"We've got this one place where we all can come," Ogle said.
He's talking about the Jeffco Schools Costume Shop. The school district first established it in 1973. Last year the program fell victim to the budget crisis and was cut.
"Of the things that are on the budget cuts, this is something that's really important to us, really valuable to us and what can we do in order to get the word out there," Ogle said.
The Costume Shop is 4,000 square feet of costumes and accessories. Most of the items are donations picked up through the decades. Ogle says it gives theater programs across the district access to more than 19,000 options, for free.
"Instead of having to buy new costumes every single time, go to costume shops and buy these expensive things every time," Ogle said. "We can literally donate our excess costumes, resources there and we can donate there and borrow them and return them."
The Jefferson Foundation is an organization which coordinated efforts to save the costume shop. It costs about $11,000 per year to hire a part-time staffer to maintain and clean the costumes. The group raised enough - for now.
"We literally have funded the first semester. We are now fundraising for the second semester," Katie Tiernan, executive director of the Jefferson Foundation, said. "Second semester is high school musical season and so we're looking for donations every single day to keep this shop open for the duration of the school year."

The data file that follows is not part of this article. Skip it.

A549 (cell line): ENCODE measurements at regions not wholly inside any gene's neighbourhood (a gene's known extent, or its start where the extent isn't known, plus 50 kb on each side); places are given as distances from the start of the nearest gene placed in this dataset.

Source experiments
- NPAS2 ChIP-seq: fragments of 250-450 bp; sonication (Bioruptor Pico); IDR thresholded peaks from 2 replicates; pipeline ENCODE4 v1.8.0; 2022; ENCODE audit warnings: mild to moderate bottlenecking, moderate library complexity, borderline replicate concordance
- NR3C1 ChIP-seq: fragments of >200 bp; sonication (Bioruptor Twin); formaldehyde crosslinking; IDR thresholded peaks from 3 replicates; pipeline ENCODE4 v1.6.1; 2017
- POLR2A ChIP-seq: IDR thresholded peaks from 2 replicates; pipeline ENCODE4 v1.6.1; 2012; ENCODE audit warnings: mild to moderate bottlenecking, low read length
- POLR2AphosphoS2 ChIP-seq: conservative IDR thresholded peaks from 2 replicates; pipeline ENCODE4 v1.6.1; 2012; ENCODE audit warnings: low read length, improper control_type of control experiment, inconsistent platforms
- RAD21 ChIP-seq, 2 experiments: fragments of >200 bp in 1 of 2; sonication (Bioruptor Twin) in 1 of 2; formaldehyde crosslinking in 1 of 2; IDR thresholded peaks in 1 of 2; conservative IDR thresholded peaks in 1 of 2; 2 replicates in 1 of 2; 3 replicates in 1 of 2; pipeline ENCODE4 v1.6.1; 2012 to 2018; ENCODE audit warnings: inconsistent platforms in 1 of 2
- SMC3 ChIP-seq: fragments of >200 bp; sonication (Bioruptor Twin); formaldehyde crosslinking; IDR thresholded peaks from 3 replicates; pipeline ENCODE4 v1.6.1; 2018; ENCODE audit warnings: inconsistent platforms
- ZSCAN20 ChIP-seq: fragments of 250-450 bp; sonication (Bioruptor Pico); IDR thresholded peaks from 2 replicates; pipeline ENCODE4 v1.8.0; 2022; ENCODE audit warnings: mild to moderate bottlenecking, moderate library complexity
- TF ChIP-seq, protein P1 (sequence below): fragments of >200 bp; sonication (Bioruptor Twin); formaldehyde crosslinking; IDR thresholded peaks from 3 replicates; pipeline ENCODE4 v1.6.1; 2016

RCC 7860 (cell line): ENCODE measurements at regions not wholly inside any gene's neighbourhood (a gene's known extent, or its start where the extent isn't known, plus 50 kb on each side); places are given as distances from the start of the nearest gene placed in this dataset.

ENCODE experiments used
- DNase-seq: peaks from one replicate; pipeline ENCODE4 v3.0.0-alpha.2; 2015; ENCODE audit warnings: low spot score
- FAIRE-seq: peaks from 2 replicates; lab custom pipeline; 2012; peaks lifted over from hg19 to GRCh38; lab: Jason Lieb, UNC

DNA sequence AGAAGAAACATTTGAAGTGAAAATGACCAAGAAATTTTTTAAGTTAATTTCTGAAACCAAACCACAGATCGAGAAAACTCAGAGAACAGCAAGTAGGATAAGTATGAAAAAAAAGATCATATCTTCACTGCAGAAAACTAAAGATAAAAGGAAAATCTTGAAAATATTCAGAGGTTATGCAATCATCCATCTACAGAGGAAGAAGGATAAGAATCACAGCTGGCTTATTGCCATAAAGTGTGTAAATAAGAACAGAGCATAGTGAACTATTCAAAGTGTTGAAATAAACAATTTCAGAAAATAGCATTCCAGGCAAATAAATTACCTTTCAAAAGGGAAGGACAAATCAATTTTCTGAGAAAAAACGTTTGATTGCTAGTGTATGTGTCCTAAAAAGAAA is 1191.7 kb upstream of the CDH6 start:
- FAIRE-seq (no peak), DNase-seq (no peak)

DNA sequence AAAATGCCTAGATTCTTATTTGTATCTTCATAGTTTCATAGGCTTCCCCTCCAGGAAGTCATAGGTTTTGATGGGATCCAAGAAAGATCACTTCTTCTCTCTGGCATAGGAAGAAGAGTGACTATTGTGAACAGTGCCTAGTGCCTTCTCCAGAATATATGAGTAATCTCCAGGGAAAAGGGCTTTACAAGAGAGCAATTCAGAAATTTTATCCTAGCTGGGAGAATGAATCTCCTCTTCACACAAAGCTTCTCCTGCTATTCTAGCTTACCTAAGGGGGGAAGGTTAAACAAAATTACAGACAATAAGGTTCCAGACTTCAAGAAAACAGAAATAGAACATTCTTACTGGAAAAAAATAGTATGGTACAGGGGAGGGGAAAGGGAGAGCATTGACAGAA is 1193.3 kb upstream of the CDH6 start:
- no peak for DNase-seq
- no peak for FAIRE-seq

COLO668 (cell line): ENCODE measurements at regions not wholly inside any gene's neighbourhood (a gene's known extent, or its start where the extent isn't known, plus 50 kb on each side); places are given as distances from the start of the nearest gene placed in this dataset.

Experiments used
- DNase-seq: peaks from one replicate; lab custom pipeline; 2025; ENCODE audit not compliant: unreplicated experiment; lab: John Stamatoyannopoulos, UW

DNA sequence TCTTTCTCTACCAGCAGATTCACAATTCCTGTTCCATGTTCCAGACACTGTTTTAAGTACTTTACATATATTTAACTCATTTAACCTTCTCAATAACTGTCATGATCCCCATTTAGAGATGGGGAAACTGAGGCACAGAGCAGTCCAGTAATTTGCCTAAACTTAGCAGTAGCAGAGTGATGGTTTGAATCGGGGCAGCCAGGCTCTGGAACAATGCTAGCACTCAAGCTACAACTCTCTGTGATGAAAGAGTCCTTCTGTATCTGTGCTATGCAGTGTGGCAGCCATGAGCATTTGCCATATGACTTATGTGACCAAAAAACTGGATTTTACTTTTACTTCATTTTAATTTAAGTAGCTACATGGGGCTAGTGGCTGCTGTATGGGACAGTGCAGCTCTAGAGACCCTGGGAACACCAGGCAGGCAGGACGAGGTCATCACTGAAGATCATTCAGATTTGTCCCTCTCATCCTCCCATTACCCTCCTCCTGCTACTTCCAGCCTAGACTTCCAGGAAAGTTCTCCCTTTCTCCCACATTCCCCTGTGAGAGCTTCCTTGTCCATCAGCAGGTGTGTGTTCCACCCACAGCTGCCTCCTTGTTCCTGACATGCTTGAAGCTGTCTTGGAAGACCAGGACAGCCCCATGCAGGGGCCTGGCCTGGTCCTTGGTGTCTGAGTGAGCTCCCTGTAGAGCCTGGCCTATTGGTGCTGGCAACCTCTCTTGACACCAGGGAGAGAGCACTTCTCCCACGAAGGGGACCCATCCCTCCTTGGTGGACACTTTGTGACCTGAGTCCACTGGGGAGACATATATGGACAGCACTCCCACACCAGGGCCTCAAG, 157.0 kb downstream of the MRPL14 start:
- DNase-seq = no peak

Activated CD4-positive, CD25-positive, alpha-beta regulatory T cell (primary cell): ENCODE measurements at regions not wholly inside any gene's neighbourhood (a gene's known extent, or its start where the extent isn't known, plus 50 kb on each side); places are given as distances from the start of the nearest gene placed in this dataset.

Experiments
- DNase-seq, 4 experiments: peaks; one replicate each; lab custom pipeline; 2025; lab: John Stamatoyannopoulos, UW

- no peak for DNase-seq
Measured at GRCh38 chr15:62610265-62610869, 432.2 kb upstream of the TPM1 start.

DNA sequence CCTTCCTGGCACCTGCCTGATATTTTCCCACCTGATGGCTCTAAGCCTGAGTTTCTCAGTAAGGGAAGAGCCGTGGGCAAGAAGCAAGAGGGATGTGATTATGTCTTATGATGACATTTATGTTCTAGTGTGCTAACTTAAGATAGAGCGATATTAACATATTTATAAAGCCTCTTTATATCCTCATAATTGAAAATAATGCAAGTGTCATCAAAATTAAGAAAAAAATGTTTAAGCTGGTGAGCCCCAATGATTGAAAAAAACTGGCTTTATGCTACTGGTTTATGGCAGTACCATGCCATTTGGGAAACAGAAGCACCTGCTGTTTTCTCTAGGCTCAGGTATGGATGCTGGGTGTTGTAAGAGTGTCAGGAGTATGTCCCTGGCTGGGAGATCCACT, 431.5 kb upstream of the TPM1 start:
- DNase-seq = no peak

Students like Wren Schuyler say the Costume Shop is invaluable.
"It's a necessity. Costumes make your character," Schuyler said.
The costumes are also available to the general public to borrow for free. Considering the financial issues right now, the Jefferson Foundation is asking for donations.
"It's actually available to all members of the Jeffco community to come in and borrow a costume," Tiernan said.
The Costume Shop is located at 809 Quail Street in Lakewood, on the northwest side of the school district office building. It is open on Mondays and Thursday from 1 p.m. to 5 p.m. during the school year.
"It is convenient for the public cause not everybody can find what they're looking for at a Halloween store and this is more authentic stuff," Schuyler said.
Ogle hopes the shop can go on, to help keep theater programs alive in Jefferson County.
"We don't know when this train will kind of end," Ogle said. "We're really trying to get people to understand the value of it."
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